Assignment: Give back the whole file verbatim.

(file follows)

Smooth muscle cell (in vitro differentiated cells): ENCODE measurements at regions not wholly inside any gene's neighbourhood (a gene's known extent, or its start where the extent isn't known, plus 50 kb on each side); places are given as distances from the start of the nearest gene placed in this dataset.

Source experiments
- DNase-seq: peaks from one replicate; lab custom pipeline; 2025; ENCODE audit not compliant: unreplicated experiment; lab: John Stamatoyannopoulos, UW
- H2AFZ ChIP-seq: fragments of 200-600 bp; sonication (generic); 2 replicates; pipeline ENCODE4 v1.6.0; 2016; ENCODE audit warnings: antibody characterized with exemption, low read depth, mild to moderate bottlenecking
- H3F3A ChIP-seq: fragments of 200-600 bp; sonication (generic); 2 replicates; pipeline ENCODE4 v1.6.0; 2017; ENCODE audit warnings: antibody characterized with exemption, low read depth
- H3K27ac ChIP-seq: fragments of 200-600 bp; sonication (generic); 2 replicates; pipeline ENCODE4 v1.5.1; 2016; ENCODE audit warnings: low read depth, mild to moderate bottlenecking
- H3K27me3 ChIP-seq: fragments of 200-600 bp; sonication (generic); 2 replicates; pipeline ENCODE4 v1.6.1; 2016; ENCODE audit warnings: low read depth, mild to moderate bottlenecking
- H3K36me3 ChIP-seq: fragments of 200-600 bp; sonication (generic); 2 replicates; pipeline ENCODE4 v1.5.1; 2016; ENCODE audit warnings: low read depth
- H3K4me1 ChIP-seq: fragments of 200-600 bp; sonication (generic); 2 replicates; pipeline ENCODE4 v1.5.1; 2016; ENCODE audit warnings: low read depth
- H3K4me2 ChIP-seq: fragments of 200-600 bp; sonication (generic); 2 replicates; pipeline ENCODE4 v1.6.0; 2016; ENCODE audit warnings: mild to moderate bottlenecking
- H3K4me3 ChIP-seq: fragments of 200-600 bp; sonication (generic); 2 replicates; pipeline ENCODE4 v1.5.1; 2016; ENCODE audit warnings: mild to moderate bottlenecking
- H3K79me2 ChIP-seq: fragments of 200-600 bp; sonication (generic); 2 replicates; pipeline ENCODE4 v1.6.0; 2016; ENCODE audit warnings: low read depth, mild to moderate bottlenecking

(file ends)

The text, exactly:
Smooth muscle cell (in vitro differentiated cells): ENCODE measurements at regions not wholly inside any gene's neighbourhood (a gene's known extent, or its start where the extent isn't known, plus 50 kb on each side); places are given as distances from the start of the nearest gene placed in this dataset.

Source experiments
- DNase-seq: peaks from one replicate; lab custom pipeline; 2025; ENCODE audit not compliant: unreplicated experiment; lab: John Stamatoyannopoulos, UW
- H2AFZ ChIP-seq: fragments of 200-600 bp; sonication (generic); 2 replicates; pipeline ENCODE4 v1.6.0; 2016; ENCODE audit warnings: antibody characterized with exemption, low read depth, mild to moderate bottlenecking
- H3F3A ChIP-seq: fragments of 200-600 bp; sonication (generic); 2 replicates; pipeline ENCODE4 v1.6.0; 2017; ENCODE audit warnings: antibody characterized with exemption, low read depth
- H3K27ac ChIP-seq: fragments of 200-600 bp; sonication (generic); 2 replicates; pipeline ENCODE4 v1.5.1; 2016; ENCODE audit warnings: low read depth, mild to moderate bottlenecking
- H3K27me3 ChIP-seq: fragments of 200-600 bp; sonication (generic); 2 replicates; pipeline ENCODE4 v1.6.1; 2016; ENCODE audit warnings: low read depth, mild to moderate bottlenecking
- H3K36me3 ChIP-seq: fragments of 200-600 bp; sonication (generic); 2 replicates; pipeline ENCODE4 v1.5.1; 2016; ENCODE audit warnings: low read depth
- H3K4me1 ChIP-seq: fragments of 200-600 bp; sonication (generic); 2 replicates; pipeline ENCODE4 v1.5.1; 2016; ENCODE audit warnings: low read depth
- H3K4me2 ChIP-seq: fragments of 200-600 bp; sonication (generic); 2 replicates; pipeline ENCODE4 v1.6.0; 2016; ENCODE audit warnings: mild to moderate bottlenecking
- H3K4me3 ChIP-seq: fragments of 200-600 bp; sonication (generic); 2 replicates; pipeline ENCODE4 v1.5.1; 2016; ENCODE audit warnings: mild to moderate bottlenecking
- H3K79me2 ChIP-seq: fragments of 200-600 bp; sonication (generic); 2 replicates; pipeline ENCODE4 v1.6.0; 2016; ENCODE audit warnings: low read depth, mild to moderate bottlenecking